Looks good, all that progress! I like how you're planning ahead and realising that the waste sawdust will go to help fuel another part of the overall project. This parecel of land where you are going to put the shop and house is a bit more inland, isn't it? What shall happen with the parcel you have now, where the jango is?ReplyDelete
I wonder why things tend to break on the weekend. I had that happen with my boiler. While i was grateful that temperatures stayed mostly above freezing, so i didn't have to worry about frozen pipes, I did wonder why i only discovered it wasn't working late on a Friday night when i was looking forward to a hot shower, and there was no hot water.
Sawdust is good for composting - especially heating powered by compost, but its plannings you want for the smoke house, sawdust contains too much oil from the machine tools and tastes vile apart from probably being quite unhealthy.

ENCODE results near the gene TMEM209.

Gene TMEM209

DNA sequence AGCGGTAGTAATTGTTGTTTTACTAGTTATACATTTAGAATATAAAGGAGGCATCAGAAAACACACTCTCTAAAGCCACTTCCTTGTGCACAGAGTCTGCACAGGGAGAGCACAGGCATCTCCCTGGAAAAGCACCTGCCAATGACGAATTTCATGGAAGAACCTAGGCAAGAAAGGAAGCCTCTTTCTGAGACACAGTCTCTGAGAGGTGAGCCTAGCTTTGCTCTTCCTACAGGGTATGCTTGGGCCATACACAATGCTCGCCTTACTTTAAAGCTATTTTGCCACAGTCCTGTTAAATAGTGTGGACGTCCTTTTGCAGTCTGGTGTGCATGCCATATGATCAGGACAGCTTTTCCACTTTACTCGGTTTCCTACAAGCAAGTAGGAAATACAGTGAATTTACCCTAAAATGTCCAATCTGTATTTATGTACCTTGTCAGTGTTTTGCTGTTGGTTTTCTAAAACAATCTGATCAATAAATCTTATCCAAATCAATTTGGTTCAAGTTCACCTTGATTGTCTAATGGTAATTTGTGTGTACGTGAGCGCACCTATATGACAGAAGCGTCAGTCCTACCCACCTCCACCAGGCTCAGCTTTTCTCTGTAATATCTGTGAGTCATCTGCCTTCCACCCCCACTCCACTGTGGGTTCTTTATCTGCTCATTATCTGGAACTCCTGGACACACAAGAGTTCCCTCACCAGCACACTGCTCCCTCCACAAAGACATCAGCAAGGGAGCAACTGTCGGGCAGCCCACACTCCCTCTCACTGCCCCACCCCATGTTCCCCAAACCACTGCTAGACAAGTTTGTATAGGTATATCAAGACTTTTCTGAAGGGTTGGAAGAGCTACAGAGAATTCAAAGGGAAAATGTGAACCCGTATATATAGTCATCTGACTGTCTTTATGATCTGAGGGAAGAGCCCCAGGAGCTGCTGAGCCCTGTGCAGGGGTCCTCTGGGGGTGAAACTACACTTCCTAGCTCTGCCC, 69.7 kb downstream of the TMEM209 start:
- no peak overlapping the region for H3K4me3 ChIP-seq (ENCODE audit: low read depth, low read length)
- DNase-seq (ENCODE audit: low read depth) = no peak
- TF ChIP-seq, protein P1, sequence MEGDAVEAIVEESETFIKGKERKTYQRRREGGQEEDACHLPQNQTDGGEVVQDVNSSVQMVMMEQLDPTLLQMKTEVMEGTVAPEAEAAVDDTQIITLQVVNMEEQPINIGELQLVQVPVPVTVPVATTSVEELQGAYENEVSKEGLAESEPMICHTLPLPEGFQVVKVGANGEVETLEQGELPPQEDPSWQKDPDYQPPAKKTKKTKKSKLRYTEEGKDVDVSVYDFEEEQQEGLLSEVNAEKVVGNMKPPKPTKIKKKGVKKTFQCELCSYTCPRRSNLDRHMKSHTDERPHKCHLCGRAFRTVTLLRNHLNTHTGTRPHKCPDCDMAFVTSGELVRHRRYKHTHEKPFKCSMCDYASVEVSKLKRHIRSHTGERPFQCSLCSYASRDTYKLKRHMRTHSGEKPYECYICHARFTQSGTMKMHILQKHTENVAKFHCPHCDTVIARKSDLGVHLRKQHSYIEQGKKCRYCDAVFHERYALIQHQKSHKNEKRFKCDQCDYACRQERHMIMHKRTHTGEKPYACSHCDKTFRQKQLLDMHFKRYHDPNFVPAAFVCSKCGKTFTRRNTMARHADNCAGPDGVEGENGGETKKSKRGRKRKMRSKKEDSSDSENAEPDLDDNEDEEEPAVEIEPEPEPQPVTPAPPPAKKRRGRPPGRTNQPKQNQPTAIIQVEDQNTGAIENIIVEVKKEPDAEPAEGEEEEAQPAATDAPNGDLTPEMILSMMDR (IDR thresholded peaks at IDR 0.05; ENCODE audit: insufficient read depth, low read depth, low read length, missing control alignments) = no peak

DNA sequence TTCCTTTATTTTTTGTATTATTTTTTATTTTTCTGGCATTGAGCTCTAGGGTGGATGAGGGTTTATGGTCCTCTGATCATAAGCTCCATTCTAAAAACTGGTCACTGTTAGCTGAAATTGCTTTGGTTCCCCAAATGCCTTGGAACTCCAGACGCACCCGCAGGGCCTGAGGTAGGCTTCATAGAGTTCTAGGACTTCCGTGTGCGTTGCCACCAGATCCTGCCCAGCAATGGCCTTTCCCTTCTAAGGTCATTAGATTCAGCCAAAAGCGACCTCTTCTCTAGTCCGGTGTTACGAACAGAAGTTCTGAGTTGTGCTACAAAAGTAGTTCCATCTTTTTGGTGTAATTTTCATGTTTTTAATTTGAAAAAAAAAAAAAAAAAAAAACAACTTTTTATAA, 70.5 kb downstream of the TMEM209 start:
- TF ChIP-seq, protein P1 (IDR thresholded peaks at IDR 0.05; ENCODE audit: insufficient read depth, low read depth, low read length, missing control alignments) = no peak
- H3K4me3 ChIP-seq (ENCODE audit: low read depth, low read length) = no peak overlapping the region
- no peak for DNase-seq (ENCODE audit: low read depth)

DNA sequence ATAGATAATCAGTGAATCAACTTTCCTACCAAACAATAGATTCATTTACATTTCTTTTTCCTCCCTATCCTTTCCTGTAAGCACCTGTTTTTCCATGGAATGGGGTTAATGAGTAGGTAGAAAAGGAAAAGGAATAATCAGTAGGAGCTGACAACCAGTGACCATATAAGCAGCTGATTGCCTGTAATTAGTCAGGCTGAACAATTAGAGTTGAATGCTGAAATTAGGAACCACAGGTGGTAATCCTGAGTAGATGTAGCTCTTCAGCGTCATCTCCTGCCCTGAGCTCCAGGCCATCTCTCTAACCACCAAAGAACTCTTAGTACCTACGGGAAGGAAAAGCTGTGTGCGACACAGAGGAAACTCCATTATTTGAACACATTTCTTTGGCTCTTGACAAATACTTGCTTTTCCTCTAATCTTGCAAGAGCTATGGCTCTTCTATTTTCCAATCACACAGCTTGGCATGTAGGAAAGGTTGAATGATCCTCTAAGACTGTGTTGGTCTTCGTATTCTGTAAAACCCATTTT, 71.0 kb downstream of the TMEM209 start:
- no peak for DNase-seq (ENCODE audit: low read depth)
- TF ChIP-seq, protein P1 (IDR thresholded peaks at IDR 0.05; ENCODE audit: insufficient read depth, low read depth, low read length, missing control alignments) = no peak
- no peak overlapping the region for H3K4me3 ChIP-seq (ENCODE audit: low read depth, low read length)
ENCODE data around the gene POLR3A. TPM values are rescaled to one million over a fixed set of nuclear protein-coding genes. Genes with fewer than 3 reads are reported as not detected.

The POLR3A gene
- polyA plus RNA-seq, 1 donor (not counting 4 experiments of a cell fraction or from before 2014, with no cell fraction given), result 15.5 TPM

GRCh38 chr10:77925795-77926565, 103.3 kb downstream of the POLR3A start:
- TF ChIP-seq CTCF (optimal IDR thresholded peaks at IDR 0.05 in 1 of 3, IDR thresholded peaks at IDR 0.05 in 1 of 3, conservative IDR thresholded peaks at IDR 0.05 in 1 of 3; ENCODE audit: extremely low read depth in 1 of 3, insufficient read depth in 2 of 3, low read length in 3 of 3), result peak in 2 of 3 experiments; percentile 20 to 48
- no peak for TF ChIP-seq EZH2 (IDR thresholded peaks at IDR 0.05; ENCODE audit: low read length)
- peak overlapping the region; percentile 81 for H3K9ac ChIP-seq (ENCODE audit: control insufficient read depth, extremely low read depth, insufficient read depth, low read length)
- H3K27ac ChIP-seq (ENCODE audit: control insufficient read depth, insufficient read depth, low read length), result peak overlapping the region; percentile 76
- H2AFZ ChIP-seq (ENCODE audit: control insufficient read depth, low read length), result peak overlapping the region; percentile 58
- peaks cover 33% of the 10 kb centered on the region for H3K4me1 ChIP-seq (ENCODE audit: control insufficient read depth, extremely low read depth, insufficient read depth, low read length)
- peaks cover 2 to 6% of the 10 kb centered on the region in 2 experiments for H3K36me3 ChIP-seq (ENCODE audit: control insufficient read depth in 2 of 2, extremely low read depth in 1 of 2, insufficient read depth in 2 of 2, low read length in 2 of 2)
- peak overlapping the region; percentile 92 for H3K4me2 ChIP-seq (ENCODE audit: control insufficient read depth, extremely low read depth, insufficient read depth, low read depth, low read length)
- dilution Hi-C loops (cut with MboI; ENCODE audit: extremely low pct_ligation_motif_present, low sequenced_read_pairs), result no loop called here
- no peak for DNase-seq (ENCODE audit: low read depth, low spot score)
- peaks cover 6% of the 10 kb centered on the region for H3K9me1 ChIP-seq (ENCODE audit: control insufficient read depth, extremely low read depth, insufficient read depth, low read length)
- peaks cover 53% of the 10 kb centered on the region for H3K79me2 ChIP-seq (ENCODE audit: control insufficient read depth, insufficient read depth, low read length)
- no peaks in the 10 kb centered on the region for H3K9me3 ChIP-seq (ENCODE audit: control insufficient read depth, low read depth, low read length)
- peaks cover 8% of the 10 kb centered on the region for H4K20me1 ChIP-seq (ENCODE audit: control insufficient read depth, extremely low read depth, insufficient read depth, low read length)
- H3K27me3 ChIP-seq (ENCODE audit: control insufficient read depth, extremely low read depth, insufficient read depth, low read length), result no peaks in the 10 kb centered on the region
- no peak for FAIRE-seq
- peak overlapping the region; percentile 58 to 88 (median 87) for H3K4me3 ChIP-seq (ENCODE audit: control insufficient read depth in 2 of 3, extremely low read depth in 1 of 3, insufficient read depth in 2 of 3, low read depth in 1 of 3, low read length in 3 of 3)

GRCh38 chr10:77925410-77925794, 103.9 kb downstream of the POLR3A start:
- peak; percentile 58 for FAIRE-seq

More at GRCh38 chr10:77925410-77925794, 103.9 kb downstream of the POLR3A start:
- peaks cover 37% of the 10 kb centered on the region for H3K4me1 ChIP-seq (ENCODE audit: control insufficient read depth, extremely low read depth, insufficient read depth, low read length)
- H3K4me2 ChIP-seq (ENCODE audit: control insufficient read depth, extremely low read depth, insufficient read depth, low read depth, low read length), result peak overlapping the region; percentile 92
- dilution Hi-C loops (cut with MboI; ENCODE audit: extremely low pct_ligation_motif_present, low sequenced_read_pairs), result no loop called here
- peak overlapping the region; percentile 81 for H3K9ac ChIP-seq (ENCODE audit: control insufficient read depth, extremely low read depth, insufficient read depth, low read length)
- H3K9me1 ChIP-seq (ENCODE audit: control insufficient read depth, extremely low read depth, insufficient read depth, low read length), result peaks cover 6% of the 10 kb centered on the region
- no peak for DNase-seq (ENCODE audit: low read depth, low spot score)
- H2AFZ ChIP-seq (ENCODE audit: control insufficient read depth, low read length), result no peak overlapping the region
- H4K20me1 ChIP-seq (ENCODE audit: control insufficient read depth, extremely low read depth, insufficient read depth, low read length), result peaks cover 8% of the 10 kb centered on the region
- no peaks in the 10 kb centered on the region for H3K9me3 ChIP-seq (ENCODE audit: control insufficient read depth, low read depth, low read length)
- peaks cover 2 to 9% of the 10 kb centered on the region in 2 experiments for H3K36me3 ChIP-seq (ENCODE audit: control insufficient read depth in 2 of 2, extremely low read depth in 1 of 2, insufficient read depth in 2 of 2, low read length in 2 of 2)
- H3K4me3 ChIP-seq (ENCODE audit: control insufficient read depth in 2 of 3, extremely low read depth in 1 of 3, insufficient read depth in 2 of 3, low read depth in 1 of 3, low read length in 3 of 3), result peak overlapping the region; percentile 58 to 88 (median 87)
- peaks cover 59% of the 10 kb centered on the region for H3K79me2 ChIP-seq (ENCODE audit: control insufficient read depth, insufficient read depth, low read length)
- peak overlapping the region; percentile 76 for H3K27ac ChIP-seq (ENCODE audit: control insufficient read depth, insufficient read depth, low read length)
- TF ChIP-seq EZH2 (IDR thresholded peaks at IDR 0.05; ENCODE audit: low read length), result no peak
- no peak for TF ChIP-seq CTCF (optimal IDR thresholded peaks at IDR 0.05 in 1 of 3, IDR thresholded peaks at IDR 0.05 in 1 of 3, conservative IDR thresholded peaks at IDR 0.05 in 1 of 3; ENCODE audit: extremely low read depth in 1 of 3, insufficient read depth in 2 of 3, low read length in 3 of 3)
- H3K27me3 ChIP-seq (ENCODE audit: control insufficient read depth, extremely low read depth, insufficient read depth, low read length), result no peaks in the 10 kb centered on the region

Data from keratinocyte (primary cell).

You can reassure M though in my experience getting the materials on site always takes up more time than anyone could imagine it would, and after that things really get into gear.
Things are programmed to stuff up at weekends, in your case a boiler so plumbers can charge all that extra time. Oh, sorry SBW, didn't see you there.
I will build the house for the family and the new shop on the new bit of land and, once we can move the kilometre down the road and vacate the restuarant site we can finish that and open. It is all part of a cunning plan that came to me when I was lying in a hammock drinking whisky as the sea smashed everything up.
SBW, I like your idea about compost heating (just let me turn the aircon up to full chat, it is over 30 degrees now and I am sweating like stoker), sorry, as I was saying, the compost heating sounds great but I take your point about the oil from machine tools.